Composer search

Search by surname

Detailed search

Repertoire search

Catalogue search

Peter Ruzickas third opera BENJAMIN premieres at the Hamburg State Opera

In vocal works and in the two premiered operas "CELAN" and "HÖLDERLIN" Peter Ruzicka has often turned to personalities of literature who were essential to him. Now he has completed a third opera entitled "BENJAMIN", which again deals with a figure of literature and philosophy: Walter Benjamin, the great German philosopher, cultural critic and translator of the works of Balzac, Baudelaire and Marcel Proust and creator of the groundbreaking "passage work" for the modern age.
Shortly before the 70th birthday of Peter Ruzicka on 3 July 2018, the new opera will be premiered on 3 June 2018 at the Hamburg State Opera.
Peter Ruzicka:

Sikorski publishers: Why did you choose Walter Benjamin as the subject and how could you describe the dramaturgy of your opera?
Peter Ruzicka: BENJAMIN is less a music theater "about" or "with" Benjamin, but "due to Benjamin," this Ahasver, whose restless traveling on the run from the National Socialists in the opera itself should sound. One will be able to trace the score of the hermetic-mystical depth of many of his texts, of the discontinuity of his thinking, but also of the depressed and lonely Walter Benjamin. A story of the human W.B. so, yet anti-narrative. This too is a "journey into the interior". There are seven stations in Yona Kim's wonderful libretto. These are "forest scenes", which are in reality one single "disreputable site" over which there is a star. The briefcase preserving a mysterious document in the rank of an attribute of the protagonist at the beginning and at the end - oppressive and moving at the same time. The mutation of the forest to the book forest and the detention camp, the ship to the nursery and the sea noise to metropolitan noise - transformations, which together with the adaptation of the song of the "Bucklight Männlein" by stooping and ever more intensively whispering deported children create an oppressive ambience. In the ensemble of six persons, who reflect contemporaries of Walter Benjamin, the cracks and cracks, but also the failed rescue attempts of a painful biography seem to me to be "personified".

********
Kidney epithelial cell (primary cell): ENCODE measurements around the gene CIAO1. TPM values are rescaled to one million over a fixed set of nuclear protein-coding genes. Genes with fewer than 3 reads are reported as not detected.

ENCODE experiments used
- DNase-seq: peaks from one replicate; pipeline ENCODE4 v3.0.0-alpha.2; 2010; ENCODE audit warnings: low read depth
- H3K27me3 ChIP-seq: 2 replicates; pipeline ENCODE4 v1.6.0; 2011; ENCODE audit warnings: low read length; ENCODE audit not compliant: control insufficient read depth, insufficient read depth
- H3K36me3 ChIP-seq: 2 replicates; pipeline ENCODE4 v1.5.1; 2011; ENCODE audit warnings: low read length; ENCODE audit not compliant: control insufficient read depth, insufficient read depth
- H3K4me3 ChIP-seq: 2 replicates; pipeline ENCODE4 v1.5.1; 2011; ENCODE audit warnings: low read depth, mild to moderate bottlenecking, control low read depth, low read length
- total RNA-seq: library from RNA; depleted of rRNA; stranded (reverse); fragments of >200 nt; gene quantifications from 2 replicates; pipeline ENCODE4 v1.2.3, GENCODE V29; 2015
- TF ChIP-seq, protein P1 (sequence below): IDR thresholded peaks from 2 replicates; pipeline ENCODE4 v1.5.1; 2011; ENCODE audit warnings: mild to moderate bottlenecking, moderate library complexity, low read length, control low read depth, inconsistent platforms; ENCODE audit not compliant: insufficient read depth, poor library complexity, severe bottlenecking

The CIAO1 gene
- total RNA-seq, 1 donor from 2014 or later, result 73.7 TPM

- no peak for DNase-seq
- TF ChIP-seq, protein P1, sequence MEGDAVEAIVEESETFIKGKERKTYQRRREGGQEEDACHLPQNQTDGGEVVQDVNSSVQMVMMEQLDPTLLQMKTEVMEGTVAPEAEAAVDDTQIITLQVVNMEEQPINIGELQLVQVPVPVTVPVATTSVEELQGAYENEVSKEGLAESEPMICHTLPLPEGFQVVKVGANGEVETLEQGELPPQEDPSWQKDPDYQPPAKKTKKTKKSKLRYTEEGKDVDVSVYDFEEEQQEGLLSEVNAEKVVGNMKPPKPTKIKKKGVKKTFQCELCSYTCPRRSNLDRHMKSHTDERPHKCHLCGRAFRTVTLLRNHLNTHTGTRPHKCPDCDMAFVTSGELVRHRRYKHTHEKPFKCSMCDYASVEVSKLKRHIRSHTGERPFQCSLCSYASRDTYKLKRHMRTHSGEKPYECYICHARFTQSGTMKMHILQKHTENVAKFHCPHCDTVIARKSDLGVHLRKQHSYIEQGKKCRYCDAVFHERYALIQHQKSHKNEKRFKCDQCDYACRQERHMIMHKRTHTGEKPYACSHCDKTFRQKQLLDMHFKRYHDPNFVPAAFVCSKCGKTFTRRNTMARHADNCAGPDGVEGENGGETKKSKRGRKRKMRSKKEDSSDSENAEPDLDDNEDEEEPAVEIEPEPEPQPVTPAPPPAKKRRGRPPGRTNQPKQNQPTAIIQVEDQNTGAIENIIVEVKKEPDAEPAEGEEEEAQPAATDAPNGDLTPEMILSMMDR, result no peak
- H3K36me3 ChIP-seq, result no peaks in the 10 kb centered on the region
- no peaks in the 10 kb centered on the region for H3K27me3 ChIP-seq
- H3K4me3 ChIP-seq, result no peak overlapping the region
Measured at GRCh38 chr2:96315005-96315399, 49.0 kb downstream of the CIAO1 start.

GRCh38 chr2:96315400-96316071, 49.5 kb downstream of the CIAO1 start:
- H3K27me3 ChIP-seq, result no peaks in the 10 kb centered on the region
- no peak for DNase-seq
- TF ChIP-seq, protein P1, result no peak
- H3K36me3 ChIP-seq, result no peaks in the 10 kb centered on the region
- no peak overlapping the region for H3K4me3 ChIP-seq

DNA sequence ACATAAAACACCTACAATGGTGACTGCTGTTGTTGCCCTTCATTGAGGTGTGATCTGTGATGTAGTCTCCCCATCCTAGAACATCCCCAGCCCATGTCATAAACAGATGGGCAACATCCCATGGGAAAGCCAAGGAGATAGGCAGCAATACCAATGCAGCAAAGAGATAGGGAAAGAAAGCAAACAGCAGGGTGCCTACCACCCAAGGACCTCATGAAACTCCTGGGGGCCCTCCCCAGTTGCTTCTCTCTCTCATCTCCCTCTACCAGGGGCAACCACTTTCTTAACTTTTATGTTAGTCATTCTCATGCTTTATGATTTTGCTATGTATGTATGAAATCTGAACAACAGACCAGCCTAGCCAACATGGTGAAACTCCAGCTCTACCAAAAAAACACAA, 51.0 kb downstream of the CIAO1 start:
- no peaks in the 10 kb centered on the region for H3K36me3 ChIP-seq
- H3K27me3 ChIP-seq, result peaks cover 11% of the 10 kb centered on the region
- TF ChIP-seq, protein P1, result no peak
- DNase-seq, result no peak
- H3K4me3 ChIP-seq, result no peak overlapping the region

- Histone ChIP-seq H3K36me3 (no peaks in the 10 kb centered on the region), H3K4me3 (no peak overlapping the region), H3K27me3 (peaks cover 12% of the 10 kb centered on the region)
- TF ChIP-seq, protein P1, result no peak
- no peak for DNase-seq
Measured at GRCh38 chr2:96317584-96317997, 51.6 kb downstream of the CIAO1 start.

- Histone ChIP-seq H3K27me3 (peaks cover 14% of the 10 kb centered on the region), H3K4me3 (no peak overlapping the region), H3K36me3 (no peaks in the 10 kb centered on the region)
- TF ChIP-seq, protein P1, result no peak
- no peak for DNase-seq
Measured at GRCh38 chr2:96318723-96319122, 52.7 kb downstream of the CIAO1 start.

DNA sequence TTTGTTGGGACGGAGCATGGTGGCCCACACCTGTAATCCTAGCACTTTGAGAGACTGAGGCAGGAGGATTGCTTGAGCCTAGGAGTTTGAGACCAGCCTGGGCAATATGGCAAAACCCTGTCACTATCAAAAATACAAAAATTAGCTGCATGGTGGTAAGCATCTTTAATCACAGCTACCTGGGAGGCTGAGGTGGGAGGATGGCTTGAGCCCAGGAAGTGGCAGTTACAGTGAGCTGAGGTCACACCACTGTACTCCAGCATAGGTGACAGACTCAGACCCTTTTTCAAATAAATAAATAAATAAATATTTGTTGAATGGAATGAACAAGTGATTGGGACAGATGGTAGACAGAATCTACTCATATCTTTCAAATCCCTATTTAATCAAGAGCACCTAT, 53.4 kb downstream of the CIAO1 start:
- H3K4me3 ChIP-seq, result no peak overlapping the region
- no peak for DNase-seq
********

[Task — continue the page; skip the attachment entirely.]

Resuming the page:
Sikorski Verlage: How does your opera BENJAMIN relate structurally and musically to the earlier operas CELAN and HÖLDERLIN with their references to certain figures in the history of literature and philosophy?
Peter Ruzicka: The operas make a kind of triptych in their multiple interrelations. Celan, like Benjamin, looked back on the turning-away angel of history and described the wounds of the twentieth century. Benjamin was a sensitive Hölderlin exegete, as was Celan, on whose death the Hölderlin biography of Michel was pitched on the bed. Musically, in BENJAMIN there are moments of "overpainting" of earlier textures, where the historical subjects touch. Benjamin, Celan and Hölderlin have become triangulation points in my thinking.
Sikorski publishers: Especially Benjamin and his "Passage work" are a complex template. How much prior knowledge do you expect from your audience to follow the course of the piece?
Peter Ruzicka: Music theater can not describe historical philosophical positions directly. But Benjamin's encounters with Hannah Arendt, Gershom Sholem or Bertolt Brecht, for example, may reflect the empathic power of his thought, his "knowing" worldview. It is close to Wagner's statement that we must become knowers through the feeling: that is how it is, when the feeling has told us, that's the way it must be! Benjamin's life affects us and affects us!

Sikorski publishers: With their operas, certain forebodings have been announced in previous works. In which pieces is this the case with respect to BENJAMIN?
Peter Ruzicka: The score of the opera is very symphonic, with orchestral interludes that imagine the "travels" of Benjamin. I composed these interludes in advance and assembled FLIGHT in an orchestral piece. I believe that this reflects a certain "natural sound" of the opera, which is darker and deeper staggered than was the case with CELAN and HÖLDERLIN.
Hamburg State Opera
UA Peter Ruzicka,
BENJAMIN. Music theater in seven stations

Photo: Walter Benjamin in 1928

» Show all news